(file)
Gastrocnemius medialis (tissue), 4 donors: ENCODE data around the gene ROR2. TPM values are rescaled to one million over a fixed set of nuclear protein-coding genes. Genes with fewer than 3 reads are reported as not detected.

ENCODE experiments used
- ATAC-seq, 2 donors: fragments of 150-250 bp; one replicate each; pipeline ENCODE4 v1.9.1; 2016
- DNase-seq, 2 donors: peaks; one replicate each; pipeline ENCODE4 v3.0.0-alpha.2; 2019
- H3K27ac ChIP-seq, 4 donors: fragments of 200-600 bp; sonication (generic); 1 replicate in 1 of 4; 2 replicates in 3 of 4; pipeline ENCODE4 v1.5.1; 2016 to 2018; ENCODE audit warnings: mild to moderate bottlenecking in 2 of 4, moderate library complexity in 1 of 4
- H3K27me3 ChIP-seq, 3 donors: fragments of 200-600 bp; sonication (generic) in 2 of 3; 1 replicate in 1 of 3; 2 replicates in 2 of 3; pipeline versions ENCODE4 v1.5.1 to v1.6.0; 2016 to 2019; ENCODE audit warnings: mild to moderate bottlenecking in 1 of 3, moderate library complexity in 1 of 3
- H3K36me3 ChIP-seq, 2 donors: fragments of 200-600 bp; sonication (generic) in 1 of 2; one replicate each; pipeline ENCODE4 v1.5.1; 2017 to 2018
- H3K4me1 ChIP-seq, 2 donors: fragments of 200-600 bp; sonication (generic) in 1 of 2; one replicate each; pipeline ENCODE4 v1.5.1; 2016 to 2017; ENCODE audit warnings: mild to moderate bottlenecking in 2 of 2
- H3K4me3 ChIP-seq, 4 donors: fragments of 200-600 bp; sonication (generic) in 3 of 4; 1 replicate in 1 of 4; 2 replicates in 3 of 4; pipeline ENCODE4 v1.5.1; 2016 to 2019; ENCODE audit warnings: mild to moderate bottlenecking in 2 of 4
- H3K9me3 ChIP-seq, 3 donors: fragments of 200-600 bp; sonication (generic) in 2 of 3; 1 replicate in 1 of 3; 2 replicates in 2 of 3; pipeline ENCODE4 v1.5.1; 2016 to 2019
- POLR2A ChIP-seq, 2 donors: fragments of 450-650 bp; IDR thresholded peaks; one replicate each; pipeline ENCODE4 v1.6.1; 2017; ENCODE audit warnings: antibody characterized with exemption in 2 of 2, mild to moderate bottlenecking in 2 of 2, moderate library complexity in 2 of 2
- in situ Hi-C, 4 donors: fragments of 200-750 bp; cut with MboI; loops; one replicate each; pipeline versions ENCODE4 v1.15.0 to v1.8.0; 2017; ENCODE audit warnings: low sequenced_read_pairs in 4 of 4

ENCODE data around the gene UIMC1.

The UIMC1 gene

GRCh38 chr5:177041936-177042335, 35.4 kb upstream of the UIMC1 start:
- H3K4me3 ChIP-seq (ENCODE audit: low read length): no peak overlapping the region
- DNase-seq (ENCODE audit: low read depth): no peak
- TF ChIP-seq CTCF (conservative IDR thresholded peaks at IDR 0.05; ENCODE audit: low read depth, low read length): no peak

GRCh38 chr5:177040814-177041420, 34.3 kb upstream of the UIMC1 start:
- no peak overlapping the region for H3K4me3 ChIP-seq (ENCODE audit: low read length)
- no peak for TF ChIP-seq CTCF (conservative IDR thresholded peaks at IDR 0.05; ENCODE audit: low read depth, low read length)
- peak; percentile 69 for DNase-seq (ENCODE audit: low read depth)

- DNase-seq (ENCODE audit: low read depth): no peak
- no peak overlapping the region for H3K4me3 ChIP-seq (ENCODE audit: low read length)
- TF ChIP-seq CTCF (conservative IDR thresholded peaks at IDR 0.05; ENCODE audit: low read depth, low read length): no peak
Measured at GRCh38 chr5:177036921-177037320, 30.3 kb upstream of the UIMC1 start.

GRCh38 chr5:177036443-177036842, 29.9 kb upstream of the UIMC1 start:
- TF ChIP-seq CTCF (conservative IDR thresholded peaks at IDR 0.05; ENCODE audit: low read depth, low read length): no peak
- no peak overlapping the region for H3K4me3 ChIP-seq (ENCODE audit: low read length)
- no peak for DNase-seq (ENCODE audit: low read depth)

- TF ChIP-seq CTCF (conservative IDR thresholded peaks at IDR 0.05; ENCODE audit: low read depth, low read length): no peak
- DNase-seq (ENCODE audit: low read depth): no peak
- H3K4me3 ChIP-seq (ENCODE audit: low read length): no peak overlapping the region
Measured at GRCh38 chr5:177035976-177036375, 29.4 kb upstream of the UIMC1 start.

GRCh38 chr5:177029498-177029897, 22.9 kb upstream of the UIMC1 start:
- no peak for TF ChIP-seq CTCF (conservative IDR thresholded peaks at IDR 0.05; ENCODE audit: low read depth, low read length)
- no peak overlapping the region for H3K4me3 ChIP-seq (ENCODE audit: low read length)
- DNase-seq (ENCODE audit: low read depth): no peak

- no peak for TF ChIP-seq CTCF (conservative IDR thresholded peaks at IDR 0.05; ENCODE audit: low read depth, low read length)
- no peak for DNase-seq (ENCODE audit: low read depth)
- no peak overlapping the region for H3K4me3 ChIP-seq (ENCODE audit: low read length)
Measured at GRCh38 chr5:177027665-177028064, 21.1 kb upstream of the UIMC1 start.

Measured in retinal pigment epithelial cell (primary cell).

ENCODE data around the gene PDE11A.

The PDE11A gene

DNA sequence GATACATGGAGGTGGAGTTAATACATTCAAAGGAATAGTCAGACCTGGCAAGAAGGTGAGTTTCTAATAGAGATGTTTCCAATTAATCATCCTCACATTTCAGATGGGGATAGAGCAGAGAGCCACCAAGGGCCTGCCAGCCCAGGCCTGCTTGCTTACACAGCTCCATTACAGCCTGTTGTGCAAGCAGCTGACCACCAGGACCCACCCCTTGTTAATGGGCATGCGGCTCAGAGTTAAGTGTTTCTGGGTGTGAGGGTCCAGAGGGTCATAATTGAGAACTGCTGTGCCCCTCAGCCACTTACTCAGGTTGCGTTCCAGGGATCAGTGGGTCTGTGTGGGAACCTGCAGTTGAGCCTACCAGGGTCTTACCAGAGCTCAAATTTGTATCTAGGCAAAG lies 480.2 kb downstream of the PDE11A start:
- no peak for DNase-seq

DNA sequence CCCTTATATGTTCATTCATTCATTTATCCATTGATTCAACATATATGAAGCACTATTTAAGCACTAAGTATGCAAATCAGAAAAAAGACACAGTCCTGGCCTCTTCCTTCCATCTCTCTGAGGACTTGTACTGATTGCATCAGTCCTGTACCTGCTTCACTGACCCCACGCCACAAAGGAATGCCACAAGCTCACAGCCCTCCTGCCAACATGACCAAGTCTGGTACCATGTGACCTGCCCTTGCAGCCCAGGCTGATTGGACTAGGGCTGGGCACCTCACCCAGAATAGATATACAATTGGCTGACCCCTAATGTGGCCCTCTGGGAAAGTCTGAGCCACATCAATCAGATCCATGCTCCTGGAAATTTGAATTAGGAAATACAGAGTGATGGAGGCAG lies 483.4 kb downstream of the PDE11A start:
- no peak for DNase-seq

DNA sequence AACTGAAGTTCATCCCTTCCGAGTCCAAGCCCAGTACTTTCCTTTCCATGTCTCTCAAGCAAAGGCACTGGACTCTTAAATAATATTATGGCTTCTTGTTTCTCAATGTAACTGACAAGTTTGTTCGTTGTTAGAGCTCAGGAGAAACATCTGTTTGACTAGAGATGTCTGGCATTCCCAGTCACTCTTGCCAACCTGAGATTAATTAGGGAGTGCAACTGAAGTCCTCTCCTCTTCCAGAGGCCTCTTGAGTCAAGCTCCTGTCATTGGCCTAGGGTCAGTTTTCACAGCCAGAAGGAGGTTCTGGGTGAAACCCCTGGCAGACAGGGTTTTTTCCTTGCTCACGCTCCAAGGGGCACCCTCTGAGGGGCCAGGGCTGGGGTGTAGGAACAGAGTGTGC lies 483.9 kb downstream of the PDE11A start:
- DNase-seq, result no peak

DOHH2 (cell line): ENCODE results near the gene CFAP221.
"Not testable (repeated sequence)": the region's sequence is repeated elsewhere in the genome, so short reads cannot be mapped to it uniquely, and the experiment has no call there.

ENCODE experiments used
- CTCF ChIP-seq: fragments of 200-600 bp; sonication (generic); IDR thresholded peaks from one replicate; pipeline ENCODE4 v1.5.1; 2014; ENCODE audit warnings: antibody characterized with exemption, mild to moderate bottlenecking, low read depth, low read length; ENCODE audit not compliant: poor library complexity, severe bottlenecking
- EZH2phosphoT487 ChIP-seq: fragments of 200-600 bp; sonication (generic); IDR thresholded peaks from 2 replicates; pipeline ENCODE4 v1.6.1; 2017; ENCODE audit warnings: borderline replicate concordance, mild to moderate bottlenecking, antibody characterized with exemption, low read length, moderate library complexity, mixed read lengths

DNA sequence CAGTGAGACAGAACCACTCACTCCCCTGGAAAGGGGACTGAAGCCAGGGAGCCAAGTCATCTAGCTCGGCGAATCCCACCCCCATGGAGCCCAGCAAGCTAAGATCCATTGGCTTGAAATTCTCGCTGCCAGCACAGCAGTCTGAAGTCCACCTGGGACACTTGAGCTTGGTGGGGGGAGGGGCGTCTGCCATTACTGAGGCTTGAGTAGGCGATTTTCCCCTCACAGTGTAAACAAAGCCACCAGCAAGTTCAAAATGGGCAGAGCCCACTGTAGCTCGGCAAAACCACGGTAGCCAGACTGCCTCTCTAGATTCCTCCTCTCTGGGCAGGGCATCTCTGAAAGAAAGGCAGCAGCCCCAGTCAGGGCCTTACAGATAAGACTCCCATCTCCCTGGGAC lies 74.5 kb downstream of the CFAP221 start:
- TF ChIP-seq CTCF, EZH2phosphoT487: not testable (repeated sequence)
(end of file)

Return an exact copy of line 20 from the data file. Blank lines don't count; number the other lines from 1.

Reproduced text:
- no peak overlapping the region for H3K4me3 ChIP-seq (ENCODE audit: low read length)